The "hook" offer?

Hey everyone,

I am getting ready to do a fairly decent marketing campaign, and will be putting a push on door hanging and direct mail. My big hurdle right now is determining what “hook” offer to go with on the fliers. Here is what I am debating between (keep in mind my food cost on a cheese pie is right around the $2.00 mark, and I typically run a $10 Any Way special).

Large 1 Topping Pizza for $7 - The thing I like about this offer is the price point. $7 is the type of price point that even if you’ve heard bad things, or nothing about the place, you are still confident that you will get your monies worth. This will help encourage people to atleast give us a try, and determine where our pizza fits into their value scale. At the end of the day, even if they only order once a month (that is how often I will be sending out the fliers rotating weekly between 4 areas), then I am still making money off of their order. What I don’t like is that it could reduce the perceived value of my product to current loyal customers.

Buy One Get One Free Large ($9.99 Cheese - $15.99 Specialty RMP) - I like that this one incorporates the word free, as it always gets attention. I also like that it comes across as a great trial value. What I don’t like is that it will be going out every month which may keep people waiting for this special. I also don’t like that the overall profit is lower than the $7 option if they only get 1 topping or cheese.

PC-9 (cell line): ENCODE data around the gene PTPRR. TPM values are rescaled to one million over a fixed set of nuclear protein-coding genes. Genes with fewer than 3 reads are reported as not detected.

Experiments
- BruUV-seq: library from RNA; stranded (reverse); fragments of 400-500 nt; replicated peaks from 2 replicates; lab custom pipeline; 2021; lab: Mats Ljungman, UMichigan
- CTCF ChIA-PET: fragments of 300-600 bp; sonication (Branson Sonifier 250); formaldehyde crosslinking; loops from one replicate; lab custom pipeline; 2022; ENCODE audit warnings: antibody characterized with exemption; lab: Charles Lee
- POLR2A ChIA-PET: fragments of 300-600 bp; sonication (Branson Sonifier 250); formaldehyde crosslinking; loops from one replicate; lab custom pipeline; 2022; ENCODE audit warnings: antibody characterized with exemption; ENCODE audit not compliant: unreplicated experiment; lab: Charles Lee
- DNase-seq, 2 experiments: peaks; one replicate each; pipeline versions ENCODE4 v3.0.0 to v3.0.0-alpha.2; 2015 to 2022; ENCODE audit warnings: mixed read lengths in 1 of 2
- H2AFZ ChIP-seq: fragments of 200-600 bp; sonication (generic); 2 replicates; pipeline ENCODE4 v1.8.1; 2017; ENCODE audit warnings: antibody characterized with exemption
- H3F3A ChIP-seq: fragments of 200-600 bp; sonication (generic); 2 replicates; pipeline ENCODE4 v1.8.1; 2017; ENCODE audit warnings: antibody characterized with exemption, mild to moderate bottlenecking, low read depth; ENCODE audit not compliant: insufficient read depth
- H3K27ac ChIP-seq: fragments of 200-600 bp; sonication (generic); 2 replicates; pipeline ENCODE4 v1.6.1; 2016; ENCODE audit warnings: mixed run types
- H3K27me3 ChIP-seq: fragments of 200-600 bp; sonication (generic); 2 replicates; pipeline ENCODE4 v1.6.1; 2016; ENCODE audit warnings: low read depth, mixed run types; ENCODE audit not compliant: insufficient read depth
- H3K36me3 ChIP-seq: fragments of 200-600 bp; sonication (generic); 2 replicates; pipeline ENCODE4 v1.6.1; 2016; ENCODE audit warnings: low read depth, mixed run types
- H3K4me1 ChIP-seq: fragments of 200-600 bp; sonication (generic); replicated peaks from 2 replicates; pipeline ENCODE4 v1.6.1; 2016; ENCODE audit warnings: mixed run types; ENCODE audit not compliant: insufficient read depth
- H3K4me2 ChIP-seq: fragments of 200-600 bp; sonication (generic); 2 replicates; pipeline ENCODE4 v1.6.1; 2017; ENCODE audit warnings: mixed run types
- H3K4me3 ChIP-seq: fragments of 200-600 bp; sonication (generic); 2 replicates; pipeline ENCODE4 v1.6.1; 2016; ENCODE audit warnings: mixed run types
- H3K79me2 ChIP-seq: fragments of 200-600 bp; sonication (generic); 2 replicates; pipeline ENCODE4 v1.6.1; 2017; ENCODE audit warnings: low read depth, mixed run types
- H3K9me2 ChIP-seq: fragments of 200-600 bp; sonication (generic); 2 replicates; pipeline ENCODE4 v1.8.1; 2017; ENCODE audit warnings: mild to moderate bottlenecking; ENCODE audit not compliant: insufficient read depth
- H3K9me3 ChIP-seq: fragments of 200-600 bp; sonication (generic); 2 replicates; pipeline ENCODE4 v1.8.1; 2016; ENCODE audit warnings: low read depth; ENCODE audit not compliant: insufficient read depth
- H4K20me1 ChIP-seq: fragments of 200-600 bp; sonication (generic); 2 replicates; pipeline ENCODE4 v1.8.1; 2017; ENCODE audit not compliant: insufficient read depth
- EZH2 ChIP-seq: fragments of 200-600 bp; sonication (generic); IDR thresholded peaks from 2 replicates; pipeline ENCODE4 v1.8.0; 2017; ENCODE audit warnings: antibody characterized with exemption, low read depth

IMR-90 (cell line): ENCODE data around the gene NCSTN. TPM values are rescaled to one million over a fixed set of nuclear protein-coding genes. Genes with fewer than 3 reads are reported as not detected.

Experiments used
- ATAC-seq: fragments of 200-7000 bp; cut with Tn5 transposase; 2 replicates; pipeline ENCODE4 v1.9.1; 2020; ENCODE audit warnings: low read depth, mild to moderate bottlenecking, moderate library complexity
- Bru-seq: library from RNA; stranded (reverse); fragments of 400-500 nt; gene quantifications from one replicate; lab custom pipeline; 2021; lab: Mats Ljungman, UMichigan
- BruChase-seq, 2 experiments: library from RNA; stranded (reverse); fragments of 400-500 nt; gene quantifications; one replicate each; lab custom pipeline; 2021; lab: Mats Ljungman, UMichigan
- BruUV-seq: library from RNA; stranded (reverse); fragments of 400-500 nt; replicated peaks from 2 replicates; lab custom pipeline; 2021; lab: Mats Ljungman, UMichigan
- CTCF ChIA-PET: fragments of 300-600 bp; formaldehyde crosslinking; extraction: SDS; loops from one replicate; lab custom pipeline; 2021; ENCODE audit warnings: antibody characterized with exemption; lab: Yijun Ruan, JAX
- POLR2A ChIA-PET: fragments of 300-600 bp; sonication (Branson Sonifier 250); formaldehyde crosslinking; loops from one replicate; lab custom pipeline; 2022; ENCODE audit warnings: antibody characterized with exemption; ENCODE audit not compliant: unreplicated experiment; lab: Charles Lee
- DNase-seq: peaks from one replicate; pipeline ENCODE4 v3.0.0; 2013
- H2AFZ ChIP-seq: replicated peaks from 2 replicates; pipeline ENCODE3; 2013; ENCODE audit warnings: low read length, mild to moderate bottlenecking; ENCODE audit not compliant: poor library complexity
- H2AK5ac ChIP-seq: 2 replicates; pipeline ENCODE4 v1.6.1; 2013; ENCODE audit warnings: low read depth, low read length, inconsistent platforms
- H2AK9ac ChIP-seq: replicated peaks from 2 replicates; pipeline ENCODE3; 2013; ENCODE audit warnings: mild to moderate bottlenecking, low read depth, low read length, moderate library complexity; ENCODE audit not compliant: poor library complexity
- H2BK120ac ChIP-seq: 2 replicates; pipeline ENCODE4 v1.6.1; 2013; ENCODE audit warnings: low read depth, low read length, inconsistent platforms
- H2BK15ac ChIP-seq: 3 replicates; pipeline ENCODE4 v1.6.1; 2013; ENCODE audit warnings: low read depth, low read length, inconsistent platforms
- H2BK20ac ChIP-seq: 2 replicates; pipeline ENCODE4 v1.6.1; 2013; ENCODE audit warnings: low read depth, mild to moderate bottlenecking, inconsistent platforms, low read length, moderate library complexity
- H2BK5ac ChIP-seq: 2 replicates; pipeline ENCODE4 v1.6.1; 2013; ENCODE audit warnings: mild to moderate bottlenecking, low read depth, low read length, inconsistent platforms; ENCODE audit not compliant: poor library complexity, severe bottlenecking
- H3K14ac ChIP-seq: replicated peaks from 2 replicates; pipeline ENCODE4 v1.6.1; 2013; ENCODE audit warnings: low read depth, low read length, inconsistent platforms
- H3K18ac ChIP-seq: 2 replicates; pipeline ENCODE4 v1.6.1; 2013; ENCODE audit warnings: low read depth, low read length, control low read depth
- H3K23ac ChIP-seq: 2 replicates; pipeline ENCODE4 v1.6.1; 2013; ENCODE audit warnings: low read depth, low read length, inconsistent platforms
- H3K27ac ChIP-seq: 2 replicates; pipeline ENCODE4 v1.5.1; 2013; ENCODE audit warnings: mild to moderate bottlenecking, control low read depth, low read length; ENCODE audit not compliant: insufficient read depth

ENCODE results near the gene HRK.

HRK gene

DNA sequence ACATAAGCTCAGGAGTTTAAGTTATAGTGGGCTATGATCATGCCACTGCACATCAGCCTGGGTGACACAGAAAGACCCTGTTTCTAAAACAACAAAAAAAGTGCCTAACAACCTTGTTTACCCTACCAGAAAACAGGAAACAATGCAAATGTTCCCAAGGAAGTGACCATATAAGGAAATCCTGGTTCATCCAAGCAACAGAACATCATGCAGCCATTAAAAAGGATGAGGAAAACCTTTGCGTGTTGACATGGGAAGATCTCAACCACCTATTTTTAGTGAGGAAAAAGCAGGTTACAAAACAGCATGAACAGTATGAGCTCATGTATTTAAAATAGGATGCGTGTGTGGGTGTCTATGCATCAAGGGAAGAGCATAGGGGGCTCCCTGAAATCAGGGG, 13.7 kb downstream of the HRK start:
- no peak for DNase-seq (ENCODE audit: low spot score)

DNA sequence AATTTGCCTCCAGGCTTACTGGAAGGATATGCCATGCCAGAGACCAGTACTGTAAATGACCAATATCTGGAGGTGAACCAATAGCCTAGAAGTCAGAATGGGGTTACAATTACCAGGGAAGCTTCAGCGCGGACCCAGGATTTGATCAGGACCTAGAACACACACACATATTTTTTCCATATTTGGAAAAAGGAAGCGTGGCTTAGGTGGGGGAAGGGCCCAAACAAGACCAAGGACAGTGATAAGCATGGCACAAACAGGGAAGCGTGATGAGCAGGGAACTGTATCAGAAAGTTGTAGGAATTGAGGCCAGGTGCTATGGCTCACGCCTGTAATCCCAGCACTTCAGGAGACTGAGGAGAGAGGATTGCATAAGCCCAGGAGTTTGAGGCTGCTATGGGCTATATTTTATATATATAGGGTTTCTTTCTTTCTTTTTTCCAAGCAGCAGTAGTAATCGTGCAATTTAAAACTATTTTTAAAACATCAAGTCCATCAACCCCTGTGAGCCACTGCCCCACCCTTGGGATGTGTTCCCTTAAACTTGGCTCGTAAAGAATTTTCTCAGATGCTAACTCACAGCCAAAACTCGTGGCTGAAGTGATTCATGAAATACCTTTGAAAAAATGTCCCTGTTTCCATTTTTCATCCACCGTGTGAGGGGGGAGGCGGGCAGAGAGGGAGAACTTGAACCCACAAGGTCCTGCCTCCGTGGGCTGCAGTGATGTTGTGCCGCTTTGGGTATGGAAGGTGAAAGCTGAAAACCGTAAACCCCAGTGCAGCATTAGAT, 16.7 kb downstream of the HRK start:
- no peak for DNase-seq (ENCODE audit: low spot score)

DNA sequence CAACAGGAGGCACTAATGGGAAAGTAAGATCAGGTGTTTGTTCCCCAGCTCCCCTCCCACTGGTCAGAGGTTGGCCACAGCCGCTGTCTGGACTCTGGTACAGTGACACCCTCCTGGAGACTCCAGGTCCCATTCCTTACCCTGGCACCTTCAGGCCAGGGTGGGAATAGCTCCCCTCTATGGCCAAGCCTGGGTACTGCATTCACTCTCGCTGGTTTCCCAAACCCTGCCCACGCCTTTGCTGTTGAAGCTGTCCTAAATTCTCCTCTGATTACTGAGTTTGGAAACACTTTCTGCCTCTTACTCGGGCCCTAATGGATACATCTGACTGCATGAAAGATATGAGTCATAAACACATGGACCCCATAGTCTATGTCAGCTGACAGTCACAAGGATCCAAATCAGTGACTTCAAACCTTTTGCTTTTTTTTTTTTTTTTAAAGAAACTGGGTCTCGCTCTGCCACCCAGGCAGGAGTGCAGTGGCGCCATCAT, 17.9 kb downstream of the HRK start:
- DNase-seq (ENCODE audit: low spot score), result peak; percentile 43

Large 1 Topping + 2 Liter for $10 - I like that this sounds like an overall good value, a large pizza and soda for $10 can feed 4 people at $2.5 a person. That’s a solid deal. I don’t like that it is a higher price point so it may deter some people who maybe do not want the soda and do not find it a value.

If everyone could weigh in on their option of these three, and any other general ideas or suggestions I would greatly appreciate it!


It seems you like ‘how it sounds.’ But, in practice, ‘how it sounds’ has very little, if any business value. I don’t really go for these ‘deals’ but you know your market better than me. If your market is constantly chasing ‘how it sounds deals’ then this will only end one way. Although its not your question, have you considered good value without having to chase the ‘deal’ rabbit? Hope it works for you.

When does $7 become $8 in the mind of the buyer? $6.95 is $7, isn’t it? How about $7.25? That’s still $7. How about $7.34? Still $7, for most people.

$7 doesn’t turn into $8 until surprisingly close to the $8 mark for the greatest plurality of consumers.

Maybe have a “Jumbo Jet” Special for $7.47 and add almost 7% to your ticket price?

You can decide when $7 becomes $8, but I don’t see any reason to not price up to that point.

If you think discounting draws in people who will convert to your regular pricing later because your pizza is so delicious, well, I think that might be wishful thinking. You’re more than likely just attracting cheapskates who will order a large mud, gravel and cheese pizza from your competitor if the price is right.